Tuesday, January 4, 2011



The pleasures of receiving flowers took an interesting turn. Straight into the Romance Department. How much we seem to miss it, and how little we seem to encounter it.

Romance, wherefore art thou?
Sex? We can find that. Friends with benefits? That, too.
But romance? What is it, exactly? Why does it seem so elusive? Are our expectations skewed? Is it unrealistic to anticipate romantic gestures in our harried, crazy stressful lives when we have so many other things to worry about?
Have men discarded the notion that women want it? Or do they no longer believe that romance is required – or worse – that it matters?

Romance without love?
What do you picture when you hear the word romance? Is love always involved? Do you imagine postcard versions of reality, complete with yourself stepping into scenes with candlelight and champagne, or strolling hand-in-hand along the beach at sunset? Do you require Venetian canals? Mountain vistas?

Or is it as simple – and deceptive – as roses delivered at the door?

·Is romance an indication of love or that it’s brewing?
·Do you assume it will lead to marriage? Does it bring us closer, or is it a smoke screen? A false god?
·Can it be enjoyed without assumptions – a simmering sign of affection that needs no Cupid’s arrow in the mix?

Defining Romance
According to Random House Dictionary (on, romantic means:
. . . displaying or expressing love or strong affection; ardent, passionate, fervent; fanciful, impractical, unrealistic (as in ideas); characterized by a preoccupation with love or by the idealizing of love or one’s beloved.

Now there’s conflicting information for you. Love? Yes. And idealism, along with the glossing over of reality which is implied.  Passion? We’ve got that as well. And a notion that romance is inherently impractical.
Or is it sustaining romance that is impractical?

Love without romance
How many of us have loved – or still do – men and women who don’t have a romantic bone in their bodies? They have good hearts, a clear understanding of what it is to partner with another person, and they remain loyal, caring, and even passionate in a relationship. We love them for who we see (and wish to see); we love them for how they are with us (on good days and bad); we love them with or without romance – though we wouldn’t mind an inkling of it now and then.

Can love without romance work? We know it can.
So why do we miss the romance when it’s gone? Why do we long for it, if we never had it?

Sex – and then what?
Ever had a steamy relationship that had little to do with love, and everything to do with adventure and eroticism? What about an affair that involves human connection when you needed it, or simply good sex?

Romance? We might enjoy its spin around the dance floor, but we know we can blossom even without it.

·If it’s sex without love, are we less likely to crave the romantic?
·If passion can stand alone, does it require other gestures?
·If we have great sex with a little romance thrown in, do we mistake it for love?
·Does it add to our confusion between sex and lovemaking?

Must marriage mean the death of romance?
For more than 10 years, I got up early, made my coffee, began work, and dealt with children. If my husband was in town, I brewed his coffee just before the hour he preferred to rise. I added milk the way he liked it, set the cup by his side of the bed, then woke him gently.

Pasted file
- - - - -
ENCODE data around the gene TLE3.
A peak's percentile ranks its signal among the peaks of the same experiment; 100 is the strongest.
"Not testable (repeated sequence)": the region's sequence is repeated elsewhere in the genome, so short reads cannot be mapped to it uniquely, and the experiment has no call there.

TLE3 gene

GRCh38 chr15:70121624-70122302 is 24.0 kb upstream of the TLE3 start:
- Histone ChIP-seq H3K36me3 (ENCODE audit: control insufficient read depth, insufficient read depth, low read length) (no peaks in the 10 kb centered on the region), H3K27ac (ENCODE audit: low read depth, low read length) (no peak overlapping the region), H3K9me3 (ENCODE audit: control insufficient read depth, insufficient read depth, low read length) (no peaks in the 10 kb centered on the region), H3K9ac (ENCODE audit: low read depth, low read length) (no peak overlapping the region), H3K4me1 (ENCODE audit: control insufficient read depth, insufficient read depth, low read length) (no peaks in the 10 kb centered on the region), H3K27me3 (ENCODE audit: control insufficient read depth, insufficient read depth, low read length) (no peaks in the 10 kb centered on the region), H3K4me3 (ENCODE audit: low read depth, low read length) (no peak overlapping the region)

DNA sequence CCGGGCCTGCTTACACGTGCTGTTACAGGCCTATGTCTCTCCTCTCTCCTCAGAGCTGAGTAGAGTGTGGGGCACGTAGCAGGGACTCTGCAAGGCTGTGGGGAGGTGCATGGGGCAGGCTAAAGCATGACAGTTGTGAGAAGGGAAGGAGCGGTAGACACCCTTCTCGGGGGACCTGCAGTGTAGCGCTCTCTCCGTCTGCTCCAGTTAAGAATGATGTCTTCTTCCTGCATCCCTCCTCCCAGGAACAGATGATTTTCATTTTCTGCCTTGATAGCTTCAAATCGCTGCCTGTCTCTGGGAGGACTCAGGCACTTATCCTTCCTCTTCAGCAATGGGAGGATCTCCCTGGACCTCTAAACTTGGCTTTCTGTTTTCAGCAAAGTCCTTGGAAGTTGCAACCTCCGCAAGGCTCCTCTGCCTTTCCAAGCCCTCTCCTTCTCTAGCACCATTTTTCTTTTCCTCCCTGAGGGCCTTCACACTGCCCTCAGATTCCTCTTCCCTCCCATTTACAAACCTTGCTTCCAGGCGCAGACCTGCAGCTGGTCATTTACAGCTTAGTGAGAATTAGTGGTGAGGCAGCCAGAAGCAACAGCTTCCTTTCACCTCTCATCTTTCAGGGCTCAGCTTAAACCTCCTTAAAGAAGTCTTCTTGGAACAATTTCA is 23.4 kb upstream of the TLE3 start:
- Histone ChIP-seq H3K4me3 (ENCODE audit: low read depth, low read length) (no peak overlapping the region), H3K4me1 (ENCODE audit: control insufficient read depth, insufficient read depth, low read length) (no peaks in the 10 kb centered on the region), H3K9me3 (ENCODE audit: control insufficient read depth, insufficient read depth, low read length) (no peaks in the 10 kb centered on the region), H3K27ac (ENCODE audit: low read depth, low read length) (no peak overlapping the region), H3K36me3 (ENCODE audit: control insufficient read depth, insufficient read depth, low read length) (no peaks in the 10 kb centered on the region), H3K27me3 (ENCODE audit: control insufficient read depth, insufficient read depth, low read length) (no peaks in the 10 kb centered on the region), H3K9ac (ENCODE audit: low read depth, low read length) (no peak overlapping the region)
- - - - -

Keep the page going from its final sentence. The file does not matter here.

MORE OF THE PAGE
Every morning he was there.
I recall my older son making me a cup of coffee in the morning a few times. He was eight or nine I think. But not my husband. Never my husband.
Is time the enemy of romance? Or is it routine? Or boredom? Or fatigue? Is marriage doomed to shed its romantic nooks and crannies -  if they ever existed – as partnership becomes about the marital unit, as love changes shape, as priorities shift?

What do you consider romantic?
When love is long term, perhaps we settle into rhythms that we cease to question.

If you’re fortunate, flowers or love notes give way to extra sleep on the weekend because the baby’s been keeping you up. To taking the kids out so you can have an hour of quiet. To surprising you with a walk together through your favorite neighborhood. To bringing home pizza so there’s no need to cook. And a little more energy for making love.

Like any woman, I may be dazzled by flowers arriving unexpectedly, but I don’t need them. What I do need are signs that I am appreciated. Treasured. The occasional gesture.

Is that idealistic and unrealistic?

Real life, real romance
It’s easy to be romantically inclined when you’re on vacation, removed from the stresses of daily duties.

But in our real lives, our everyday mess and chaos, is it unrealistic to think that romance is around the next corner? Or in some unanticipated act from your spouse of twenty years?

I’ve known passion without romance (it’s certainly fulfilling), romance without passion (also viable), and something like marriage that lacked in both departments, foreshadowing a lifestyle missing its music. Still, other elements brought about its inevitable end.

Friendship? Respect? Values?
When it comes to love, three little words are never enough. They help, but they’re words. Actions speak louder than words, don’t they?

When it comes to love, I believe that friendship, respect, and common values provide the support system to sustain the partnership. But without passion or romance, even that may not be enough.

Romance may take a variety of forms; its presence is a reflection of feeling and appreciation. Its absence, a reflection of elements that bear examining.

If romance matters to you, however it is demonstrated, better to acknowledge it sooner rather than later. And if it’s on the wane, might we rekindle the spark by leading with our example?

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